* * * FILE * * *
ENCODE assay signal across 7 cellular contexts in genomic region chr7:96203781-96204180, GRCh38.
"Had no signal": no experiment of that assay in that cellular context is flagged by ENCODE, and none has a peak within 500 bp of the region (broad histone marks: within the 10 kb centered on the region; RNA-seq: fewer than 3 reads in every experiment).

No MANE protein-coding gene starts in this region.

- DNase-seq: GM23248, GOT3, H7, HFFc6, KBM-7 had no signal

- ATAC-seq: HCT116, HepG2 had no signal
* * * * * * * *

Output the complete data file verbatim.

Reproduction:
ENCODE assay signal across 7 cellular contexts in genomic region chr7:96203781-96204180, GRCh38.
"Had no signal": no experiment of that assay in that cellular context is flagged by ENCODE, and none has a peak within 500 bp of the region (broad histone marks: within the 10 kb centered on the region; RNA-seq: fewer than 3 reads in every experiment).

No MANE protein-coding gene starts in this region.

- DNase-seq: GM23248, GOT3, H7, HFFc6, KBM-7 had no signal

- ATAC-seq: HCT116, HepG2 had no signal